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Richard Gere Biography:

A talented musician who found his way into musical theater in NYC during the early 1970s, Richard Gere parlayed his photogenic sullenness into a Hollywood career, becoming one of the biggest male screen attractions of the late 70s and early 80s before falling off the A-list after a long series of critical and commercial flops. He had made a convincing mixed-up kid, but the transition to adulthood was not easy for the brooding actor with the penchant for shedding his clothes. The all-but-forgotten Gere roared back into the public's consciousness with a stunning comeback in 1990 and has maintained a high profile. His pretty face was still in tact, but his public persona had undergone a radical makeover. The sulky young bad-boy narcissist of had transformed into an elegant silver-haired advocate for Buddhism, Tibetan culture and progressive political causes.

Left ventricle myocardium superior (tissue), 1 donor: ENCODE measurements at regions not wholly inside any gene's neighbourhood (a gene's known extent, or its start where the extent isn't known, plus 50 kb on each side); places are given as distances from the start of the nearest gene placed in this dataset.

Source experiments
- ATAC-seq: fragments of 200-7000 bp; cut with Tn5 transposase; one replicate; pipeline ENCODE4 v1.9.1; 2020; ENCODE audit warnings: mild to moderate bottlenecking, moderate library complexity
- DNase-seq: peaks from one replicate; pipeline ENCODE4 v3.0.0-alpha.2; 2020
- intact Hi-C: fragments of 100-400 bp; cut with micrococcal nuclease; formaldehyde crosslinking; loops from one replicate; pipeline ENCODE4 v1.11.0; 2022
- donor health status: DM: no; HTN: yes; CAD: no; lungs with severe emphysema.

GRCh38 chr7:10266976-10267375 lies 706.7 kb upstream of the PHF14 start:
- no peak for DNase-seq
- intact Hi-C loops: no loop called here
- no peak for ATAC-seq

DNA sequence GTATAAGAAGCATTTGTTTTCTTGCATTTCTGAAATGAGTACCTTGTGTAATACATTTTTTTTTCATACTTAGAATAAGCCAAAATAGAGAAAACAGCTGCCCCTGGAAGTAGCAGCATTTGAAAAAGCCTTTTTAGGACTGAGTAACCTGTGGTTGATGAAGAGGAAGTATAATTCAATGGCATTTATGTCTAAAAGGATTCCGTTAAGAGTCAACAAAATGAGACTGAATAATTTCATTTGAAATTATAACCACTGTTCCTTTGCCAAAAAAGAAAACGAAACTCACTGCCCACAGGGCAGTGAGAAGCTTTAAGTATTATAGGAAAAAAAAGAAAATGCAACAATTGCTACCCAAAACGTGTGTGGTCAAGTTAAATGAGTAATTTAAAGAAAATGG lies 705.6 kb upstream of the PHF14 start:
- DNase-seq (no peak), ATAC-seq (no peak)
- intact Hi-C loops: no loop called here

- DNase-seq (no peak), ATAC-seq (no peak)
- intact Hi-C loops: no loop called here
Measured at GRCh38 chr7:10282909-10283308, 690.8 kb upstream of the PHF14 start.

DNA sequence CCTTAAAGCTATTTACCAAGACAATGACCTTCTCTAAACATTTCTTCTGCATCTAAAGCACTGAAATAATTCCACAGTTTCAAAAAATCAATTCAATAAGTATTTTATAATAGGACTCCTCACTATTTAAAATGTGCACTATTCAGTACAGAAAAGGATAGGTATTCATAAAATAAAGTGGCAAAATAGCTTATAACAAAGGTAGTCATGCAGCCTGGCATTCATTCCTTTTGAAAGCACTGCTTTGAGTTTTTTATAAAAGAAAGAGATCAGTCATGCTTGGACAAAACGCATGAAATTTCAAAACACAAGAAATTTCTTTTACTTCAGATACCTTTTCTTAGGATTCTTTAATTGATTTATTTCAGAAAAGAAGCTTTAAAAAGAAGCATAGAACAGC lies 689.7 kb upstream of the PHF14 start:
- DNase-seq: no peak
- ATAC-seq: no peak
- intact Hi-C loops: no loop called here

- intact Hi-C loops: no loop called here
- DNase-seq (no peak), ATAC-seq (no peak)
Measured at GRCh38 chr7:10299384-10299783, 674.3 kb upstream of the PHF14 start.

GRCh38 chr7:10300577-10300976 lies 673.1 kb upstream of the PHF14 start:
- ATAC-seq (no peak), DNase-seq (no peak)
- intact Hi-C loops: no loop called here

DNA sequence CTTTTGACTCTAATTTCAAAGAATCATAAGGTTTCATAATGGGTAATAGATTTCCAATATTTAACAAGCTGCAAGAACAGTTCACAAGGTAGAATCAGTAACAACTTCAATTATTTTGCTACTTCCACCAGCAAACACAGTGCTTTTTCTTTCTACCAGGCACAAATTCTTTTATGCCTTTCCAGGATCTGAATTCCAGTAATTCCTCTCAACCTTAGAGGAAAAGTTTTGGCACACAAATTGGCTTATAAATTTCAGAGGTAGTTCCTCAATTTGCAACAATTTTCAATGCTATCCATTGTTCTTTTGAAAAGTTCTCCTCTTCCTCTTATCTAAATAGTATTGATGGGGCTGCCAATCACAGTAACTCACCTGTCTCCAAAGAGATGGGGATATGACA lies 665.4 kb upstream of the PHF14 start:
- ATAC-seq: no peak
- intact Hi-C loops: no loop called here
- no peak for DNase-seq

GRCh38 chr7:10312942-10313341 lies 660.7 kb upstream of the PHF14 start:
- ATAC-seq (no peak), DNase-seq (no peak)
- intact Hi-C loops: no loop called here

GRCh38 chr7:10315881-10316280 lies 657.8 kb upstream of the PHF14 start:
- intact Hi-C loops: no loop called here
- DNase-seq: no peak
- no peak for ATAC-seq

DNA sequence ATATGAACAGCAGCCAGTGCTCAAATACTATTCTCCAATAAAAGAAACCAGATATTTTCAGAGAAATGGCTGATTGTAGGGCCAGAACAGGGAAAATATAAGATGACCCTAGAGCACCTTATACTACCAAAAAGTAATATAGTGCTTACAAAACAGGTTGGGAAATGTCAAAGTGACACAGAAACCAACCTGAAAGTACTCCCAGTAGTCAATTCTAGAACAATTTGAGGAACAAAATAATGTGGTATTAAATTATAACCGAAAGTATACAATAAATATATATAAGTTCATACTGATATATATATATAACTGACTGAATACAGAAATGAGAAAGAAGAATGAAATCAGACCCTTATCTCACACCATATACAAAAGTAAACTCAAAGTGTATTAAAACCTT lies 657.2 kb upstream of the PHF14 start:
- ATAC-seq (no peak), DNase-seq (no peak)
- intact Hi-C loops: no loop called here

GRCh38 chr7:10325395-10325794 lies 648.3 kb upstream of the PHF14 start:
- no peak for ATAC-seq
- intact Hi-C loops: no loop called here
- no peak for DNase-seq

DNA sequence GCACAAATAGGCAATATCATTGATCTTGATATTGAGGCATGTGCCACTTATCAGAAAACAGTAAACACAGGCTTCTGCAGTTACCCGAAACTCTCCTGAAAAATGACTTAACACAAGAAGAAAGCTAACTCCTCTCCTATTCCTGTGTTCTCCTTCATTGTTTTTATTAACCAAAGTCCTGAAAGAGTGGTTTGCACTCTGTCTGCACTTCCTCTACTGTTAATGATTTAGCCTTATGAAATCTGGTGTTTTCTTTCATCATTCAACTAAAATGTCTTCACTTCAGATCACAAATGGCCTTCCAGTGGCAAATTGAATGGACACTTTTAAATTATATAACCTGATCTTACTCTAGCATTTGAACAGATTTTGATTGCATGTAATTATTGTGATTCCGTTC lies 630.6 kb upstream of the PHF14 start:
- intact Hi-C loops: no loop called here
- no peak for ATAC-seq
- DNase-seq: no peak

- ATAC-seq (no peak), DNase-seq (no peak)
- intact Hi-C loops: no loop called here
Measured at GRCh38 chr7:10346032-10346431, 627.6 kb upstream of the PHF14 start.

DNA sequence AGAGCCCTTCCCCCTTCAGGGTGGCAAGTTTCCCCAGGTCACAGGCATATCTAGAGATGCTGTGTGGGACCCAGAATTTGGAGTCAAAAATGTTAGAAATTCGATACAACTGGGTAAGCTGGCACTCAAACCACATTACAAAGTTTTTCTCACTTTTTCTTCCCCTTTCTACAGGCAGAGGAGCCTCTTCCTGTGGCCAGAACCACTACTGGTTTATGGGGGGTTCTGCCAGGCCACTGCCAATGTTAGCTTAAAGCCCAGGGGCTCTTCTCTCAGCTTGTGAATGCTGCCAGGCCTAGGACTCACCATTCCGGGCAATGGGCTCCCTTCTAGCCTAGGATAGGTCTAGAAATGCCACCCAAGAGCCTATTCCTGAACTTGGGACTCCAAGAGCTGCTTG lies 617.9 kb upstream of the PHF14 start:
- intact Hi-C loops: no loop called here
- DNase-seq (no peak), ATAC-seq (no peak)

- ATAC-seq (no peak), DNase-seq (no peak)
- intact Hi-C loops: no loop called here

Gere spent a season each with the Provincetown Playhouse and Seattle Repertory Company before settling in NYC where he eventually starred on Broadway (and later in London) as Danny Zuko in "Grease" (1973). He continued to work in theater while securing his first film parts (his debut in "Report to the Commissioner" 1975, a psycho Marine in "Baby Blue Marine" 1976) and finally gained notice as Diane Keaton's hustler beau in "Looking for Mr. Goodbar" (1977). He landed his first leads in two films released a week apart in the fall of 1978, Terrence Malick's lyrical "Days of Heaven" and Robert Mulligan's urban working class family drama "Bloodbrothers". Stardom came with "American Gigolo" (1980), Paul Schrader's ambitious updating of Robert Bresson's "Pickpocket" (1959) to a contemporary Californian milieu. Playing a cocky prostitute, decked out in Armani suits and driving a fancy car, Gere's character became not only a fashion statement but a symbol for the Reagan years.